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News release


Property owners should restructure leases before expiry to capture value when the market rebounds

When the market turns, the bounce out will be quicker and stronger than in previous downturns

SYDNEY, 17 JUNE 2009 – Commercial property owners should position themselves now for the next market upswing and look for key market turning points and restructure leases to capture value when the market improves.
National Head of Leasing for Jones Lang LaSalle, Kevin George said taking a view on market turning points was critical for lease structuring and this should be front of mind for owners in the current property cycle.
“Against a backdrop of slowing demand, landlords are anxious to maintain occupancy levels, providing an environment for tenants to negotiate more favourable lease agreements.
“When the market turns, it is expected that the bounce out will happen quickly and be stronger than in the 1990’s downturn due to the low vacancy factor and a moderate supply outlook.
“There is no doubt that it is currently a tenants’ market, but the market pendulum will move back in the landlords favour.  We expect the balance of power to remain with tenants until late 2010, but the medium term outlook is that it will begin to favour landlords again in 3-5 years,” Mr George said.
“It is important that landlords build in market reviews to recapture value in the latter part of leases when economic conditions are expected to improve, the property market recovers and vacancy rates tighten.  On current forecasts, we expect vacancy to reach a cyclical peak in late 2010 / early 2011 and rental growth in the financial centres (Sydney and Melbourne) to accelerate in 2012,” Mr George said.
National Office Analyst for Jones Lang LaSalle, Andrew Ballantyne said that vacancy spikes in Australian office markets are typically supply led.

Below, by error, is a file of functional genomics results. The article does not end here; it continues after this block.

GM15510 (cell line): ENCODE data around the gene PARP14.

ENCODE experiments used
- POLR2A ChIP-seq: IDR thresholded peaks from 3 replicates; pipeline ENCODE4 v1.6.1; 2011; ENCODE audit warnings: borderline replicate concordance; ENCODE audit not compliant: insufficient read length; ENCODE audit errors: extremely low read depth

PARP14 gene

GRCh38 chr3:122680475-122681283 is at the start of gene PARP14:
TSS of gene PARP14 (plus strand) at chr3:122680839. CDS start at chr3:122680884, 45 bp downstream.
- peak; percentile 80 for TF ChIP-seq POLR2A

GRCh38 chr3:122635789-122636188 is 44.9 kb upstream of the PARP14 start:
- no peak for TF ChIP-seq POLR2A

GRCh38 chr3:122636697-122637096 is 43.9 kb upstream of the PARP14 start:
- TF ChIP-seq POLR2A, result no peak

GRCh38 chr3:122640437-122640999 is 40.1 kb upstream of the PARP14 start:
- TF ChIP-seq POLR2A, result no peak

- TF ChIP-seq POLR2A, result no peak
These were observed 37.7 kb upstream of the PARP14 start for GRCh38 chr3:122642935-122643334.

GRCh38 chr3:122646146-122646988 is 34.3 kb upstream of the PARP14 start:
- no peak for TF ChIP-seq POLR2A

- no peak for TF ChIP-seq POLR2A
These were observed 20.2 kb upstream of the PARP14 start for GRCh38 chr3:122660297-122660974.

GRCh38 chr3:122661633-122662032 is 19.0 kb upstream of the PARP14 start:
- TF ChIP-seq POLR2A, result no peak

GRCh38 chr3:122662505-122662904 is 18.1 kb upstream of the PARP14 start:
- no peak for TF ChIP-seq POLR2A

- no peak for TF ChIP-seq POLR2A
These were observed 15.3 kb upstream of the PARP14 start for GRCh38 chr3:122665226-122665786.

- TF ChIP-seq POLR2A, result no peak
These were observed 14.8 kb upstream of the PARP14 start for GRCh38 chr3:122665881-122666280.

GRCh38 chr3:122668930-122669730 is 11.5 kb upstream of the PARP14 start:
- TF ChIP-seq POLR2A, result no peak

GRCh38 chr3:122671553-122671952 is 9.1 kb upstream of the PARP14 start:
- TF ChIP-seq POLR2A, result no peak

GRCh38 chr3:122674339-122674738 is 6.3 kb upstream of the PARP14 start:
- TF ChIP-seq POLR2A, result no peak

“At the end of 1Q09, the national CBD supply pipeline equated to 8.7% of total stock. This compares with 22% in 1989. The over-supply in the early 1990s led to the office market having indigestion for the bulk of the decade.
“In this cycle, the credit crunch was the remedy, arriving at the right time to prevent an over-supply in CBD office markets. Jones Lang LaSalle medium-term supply additions (2011 – 2013) projections were 1.26 million sqm at the end of 2007, compared with 585,000 sqm in 1Q09.
“The national vacancy rate is expected to peak at between 10% and 12% by early 2011, but this is nowhere near the levels experienced in the 1990’s downturn, where vacancy levels approached 22%. If the credit crunch had not curtailed the medium-term supply pipeline, the market could have been facing a vacancy peak of 14% to 16%.
“With a moderation in supply expectations, the main market risk is in the demand outlook. The weaker demand environment is reflected by tenant contractions and rising sub-lease availability, however the impact of negative absorption figures on CBD markets is over-emphasised,” Mr Ballantyne said.
Since Jones Lang LaSalle commenced detailed monitoring of CBD office markets in 1970, there have only been five years of negative absorption. The weakest market was in 1991 and 1992, when negative absorption totaled 2.5% of total stock, therefore the vacancy escalation from 5.8% (1989) to 21.2% (1992) was predominately supply-led.
“Owners may be experiencing a winter of discontent, but unlike the 1990s, spring will arrive quicker and lease restructuring will assist in capturing value lost in the current downturn,” Mr Ballantyne said.